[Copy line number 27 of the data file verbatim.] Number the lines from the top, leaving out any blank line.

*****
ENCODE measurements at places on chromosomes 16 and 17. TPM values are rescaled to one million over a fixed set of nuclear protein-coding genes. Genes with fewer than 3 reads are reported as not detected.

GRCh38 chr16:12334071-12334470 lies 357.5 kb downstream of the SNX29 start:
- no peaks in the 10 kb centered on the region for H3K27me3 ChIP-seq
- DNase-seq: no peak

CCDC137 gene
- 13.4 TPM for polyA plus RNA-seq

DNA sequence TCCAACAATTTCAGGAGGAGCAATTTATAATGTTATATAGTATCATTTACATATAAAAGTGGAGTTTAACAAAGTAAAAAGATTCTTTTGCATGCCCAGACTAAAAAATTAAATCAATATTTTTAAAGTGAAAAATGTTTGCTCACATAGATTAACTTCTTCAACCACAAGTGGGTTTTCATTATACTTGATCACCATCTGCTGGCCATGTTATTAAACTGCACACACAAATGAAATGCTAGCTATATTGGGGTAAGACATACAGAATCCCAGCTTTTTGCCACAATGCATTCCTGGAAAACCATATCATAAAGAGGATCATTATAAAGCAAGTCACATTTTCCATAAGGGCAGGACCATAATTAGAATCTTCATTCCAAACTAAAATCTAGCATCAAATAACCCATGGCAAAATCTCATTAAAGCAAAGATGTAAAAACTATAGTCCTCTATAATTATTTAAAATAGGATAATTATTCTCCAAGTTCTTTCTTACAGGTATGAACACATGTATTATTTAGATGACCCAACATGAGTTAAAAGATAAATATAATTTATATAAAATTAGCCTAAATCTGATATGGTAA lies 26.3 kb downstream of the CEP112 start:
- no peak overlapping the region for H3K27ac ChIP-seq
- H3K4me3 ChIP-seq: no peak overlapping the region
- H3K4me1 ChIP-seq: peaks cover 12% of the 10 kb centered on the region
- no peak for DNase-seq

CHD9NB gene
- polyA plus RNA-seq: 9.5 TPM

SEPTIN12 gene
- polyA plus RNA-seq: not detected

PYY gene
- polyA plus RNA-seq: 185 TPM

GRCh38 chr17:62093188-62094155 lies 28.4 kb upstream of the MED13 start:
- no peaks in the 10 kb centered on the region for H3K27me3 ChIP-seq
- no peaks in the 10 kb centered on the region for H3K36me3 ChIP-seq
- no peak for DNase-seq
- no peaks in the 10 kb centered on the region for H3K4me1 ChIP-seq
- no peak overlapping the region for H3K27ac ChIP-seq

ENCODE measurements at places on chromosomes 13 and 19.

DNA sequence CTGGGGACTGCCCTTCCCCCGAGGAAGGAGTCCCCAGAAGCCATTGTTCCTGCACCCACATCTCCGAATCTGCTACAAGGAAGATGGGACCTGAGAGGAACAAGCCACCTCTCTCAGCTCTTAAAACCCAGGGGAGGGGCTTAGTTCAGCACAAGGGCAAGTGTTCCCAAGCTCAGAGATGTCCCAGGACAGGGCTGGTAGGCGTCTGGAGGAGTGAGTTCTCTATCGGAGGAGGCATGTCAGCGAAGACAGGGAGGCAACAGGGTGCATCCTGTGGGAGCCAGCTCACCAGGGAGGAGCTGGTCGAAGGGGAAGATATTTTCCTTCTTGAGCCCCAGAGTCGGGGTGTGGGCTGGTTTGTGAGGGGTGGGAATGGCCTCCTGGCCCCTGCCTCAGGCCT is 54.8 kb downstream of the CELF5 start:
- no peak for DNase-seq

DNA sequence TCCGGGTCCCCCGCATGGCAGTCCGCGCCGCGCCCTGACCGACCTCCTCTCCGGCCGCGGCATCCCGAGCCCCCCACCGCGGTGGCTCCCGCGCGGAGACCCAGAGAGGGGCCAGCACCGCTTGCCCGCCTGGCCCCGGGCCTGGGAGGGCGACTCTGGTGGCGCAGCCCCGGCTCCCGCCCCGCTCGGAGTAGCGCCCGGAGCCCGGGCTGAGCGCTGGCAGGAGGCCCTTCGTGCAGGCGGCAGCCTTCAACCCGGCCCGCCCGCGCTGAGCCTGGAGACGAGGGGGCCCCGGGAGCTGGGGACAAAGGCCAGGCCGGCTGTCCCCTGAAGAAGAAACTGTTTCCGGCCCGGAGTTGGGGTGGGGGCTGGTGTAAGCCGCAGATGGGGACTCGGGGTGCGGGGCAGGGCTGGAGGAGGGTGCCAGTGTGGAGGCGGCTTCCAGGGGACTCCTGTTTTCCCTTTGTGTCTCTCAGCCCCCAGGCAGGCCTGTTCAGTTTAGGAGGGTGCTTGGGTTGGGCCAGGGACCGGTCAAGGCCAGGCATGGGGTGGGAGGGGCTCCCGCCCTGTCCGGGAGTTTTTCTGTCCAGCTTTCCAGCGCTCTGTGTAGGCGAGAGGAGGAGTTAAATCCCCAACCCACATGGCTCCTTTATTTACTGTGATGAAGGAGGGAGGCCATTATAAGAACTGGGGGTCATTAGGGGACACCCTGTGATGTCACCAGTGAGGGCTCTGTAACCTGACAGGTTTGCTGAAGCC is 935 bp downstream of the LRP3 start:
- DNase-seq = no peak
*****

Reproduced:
DNA sequence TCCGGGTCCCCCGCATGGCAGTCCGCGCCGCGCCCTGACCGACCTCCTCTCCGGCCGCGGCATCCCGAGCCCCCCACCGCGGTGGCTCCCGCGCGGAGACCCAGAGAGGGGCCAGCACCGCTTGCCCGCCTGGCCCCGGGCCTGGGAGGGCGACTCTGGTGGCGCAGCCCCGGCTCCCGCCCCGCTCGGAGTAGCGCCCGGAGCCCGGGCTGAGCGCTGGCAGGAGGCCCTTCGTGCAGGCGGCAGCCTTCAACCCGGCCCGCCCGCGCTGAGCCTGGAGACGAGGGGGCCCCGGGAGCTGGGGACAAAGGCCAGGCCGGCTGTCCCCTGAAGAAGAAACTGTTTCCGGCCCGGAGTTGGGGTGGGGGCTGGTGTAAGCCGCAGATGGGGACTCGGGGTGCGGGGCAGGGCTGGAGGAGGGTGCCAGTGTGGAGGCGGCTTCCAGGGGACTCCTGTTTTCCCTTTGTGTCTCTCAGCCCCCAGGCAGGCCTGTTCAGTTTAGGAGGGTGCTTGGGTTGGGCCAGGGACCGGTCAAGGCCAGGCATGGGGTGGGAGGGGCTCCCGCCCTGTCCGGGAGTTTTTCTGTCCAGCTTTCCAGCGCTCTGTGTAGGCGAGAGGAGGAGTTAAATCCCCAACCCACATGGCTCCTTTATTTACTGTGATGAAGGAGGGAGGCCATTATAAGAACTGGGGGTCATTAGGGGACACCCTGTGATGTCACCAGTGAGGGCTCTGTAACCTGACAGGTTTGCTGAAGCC is 935 bp downstream of the LRP3 start: